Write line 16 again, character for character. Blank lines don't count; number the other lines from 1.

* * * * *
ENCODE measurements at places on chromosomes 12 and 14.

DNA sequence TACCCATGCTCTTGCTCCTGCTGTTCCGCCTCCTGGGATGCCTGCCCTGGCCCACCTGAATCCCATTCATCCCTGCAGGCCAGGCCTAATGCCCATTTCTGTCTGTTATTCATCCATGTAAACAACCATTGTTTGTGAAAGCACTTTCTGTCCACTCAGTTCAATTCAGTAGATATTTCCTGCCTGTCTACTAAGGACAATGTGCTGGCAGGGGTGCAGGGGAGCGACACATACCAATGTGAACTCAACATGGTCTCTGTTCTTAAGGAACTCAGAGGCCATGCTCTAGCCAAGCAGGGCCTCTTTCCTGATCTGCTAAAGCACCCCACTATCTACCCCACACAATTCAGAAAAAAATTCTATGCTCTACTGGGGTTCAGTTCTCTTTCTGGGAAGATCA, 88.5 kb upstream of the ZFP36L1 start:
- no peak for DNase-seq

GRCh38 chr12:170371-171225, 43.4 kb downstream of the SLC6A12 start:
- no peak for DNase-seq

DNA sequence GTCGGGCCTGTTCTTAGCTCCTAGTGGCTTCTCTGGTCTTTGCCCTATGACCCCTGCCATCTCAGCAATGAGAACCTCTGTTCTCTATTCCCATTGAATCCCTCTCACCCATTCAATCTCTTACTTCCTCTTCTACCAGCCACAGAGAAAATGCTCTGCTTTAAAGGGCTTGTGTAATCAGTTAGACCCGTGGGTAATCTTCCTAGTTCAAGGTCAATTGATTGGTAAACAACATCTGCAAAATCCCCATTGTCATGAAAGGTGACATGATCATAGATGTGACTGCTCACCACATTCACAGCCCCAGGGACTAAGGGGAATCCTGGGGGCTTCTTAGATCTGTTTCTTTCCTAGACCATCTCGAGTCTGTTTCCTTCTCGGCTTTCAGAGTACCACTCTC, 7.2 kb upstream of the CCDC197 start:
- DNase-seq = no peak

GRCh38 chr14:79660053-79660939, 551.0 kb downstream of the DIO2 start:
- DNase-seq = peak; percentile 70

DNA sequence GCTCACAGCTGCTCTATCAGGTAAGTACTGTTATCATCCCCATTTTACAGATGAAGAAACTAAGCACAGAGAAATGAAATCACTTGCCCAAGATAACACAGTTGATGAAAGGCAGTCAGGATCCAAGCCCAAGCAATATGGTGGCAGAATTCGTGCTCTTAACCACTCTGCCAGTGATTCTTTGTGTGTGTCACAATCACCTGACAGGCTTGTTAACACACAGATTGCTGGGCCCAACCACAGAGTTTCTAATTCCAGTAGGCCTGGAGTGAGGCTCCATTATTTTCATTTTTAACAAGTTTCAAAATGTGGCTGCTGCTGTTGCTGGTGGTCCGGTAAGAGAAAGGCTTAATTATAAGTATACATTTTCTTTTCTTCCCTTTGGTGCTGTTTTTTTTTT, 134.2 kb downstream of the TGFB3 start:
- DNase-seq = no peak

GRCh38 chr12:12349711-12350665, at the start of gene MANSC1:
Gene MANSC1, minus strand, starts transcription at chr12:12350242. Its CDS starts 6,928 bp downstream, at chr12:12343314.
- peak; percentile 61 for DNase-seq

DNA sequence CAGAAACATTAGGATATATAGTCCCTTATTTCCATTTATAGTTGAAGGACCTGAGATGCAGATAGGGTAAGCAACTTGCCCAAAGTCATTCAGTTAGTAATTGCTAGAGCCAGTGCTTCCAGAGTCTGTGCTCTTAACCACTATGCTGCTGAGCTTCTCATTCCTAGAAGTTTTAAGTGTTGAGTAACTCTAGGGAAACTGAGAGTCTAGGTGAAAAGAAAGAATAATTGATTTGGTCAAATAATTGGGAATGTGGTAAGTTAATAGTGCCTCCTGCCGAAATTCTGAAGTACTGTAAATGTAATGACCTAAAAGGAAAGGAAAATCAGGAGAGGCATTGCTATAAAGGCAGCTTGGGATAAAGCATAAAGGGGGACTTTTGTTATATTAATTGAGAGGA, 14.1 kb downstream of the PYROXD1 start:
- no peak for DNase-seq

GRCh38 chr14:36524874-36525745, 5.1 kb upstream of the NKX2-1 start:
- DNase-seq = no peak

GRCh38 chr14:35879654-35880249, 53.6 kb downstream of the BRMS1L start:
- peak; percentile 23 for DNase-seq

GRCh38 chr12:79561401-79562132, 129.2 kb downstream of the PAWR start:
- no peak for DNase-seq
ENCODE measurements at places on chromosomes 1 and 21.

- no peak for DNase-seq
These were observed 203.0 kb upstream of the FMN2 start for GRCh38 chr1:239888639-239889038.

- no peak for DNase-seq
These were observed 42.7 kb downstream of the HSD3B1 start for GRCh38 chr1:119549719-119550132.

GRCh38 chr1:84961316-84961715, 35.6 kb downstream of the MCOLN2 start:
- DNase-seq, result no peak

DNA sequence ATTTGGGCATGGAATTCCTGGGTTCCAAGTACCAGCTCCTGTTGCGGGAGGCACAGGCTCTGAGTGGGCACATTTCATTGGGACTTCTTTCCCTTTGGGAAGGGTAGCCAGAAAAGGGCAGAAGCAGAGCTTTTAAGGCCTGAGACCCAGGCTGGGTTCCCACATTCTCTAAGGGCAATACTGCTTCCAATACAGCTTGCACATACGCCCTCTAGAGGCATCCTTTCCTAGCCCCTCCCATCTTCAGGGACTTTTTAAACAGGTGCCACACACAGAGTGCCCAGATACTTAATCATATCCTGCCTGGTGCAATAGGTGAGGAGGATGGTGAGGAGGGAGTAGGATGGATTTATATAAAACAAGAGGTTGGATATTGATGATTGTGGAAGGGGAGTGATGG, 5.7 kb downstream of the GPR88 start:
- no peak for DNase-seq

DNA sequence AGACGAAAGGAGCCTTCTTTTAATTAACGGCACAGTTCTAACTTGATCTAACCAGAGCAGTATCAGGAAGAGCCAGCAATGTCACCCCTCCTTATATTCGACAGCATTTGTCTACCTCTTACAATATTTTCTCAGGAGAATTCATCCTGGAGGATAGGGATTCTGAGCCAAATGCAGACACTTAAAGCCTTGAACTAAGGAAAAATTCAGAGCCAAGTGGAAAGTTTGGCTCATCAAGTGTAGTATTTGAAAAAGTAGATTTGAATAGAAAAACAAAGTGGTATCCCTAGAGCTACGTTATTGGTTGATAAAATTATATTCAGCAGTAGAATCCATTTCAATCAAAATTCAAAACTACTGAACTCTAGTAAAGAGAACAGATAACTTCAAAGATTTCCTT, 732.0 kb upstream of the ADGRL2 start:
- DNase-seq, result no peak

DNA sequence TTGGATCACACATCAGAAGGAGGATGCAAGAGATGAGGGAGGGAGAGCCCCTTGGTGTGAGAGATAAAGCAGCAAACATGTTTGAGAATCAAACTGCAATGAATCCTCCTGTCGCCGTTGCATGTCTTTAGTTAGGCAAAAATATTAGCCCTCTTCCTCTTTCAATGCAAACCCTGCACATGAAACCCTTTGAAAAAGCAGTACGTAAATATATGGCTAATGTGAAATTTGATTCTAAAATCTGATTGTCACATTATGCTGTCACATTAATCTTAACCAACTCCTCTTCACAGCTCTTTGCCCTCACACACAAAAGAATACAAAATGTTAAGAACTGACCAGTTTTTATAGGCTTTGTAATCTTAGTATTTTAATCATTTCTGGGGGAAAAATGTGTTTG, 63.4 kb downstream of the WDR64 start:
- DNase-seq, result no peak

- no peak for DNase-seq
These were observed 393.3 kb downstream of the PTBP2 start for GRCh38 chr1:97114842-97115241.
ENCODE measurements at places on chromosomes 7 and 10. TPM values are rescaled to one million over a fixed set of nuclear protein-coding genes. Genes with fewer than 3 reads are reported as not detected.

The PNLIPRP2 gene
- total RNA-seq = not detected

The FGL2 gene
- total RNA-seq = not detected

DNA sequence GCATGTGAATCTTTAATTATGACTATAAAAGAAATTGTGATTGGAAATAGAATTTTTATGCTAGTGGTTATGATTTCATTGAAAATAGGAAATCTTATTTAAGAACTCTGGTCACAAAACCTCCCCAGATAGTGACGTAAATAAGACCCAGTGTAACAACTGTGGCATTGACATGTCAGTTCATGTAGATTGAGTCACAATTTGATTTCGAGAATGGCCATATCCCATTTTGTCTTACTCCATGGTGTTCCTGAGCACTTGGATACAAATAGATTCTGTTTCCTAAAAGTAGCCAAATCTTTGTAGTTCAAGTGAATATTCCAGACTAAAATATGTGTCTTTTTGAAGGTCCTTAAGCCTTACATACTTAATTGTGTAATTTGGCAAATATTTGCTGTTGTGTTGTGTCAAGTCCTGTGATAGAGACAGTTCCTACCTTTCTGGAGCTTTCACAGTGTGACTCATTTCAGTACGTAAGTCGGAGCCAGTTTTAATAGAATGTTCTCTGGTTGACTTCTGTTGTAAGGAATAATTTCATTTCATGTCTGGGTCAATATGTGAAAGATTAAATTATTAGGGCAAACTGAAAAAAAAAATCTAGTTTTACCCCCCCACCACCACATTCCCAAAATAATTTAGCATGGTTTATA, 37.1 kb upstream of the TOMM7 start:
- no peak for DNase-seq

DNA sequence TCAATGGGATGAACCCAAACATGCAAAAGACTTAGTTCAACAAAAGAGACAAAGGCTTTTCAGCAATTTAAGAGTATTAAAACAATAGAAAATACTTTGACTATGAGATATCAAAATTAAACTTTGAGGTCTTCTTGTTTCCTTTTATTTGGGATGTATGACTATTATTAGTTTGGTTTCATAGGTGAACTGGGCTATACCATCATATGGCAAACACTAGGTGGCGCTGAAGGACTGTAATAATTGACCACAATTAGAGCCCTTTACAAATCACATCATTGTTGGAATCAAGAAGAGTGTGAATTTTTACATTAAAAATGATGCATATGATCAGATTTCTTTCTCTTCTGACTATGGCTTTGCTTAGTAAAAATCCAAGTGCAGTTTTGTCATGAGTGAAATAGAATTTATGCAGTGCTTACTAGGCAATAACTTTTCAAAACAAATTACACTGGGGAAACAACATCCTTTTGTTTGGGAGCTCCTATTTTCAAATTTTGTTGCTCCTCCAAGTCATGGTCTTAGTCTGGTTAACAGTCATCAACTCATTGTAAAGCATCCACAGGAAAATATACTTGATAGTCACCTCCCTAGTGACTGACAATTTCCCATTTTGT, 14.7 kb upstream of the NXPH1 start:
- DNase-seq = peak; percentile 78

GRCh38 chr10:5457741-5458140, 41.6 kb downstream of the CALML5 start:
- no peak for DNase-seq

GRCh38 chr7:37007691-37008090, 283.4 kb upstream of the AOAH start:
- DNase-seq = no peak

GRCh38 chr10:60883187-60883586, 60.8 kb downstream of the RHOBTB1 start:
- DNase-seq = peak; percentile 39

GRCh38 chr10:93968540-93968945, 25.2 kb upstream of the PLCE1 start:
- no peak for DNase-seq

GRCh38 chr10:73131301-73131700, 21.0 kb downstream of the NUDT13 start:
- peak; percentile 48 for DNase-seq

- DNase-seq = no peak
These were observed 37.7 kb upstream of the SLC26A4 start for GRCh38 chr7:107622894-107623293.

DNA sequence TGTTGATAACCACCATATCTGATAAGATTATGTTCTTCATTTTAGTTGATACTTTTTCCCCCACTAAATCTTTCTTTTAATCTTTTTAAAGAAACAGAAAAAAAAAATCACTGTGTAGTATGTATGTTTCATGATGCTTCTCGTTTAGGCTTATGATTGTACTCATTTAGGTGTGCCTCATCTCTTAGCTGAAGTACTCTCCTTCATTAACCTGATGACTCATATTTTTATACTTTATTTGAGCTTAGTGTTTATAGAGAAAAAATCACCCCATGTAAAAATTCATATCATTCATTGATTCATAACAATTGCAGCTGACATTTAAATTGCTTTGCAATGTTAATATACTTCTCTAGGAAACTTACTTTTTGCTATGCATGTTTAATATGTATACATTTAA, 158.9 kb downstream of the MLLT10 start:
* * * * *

- no peak for DNase-seq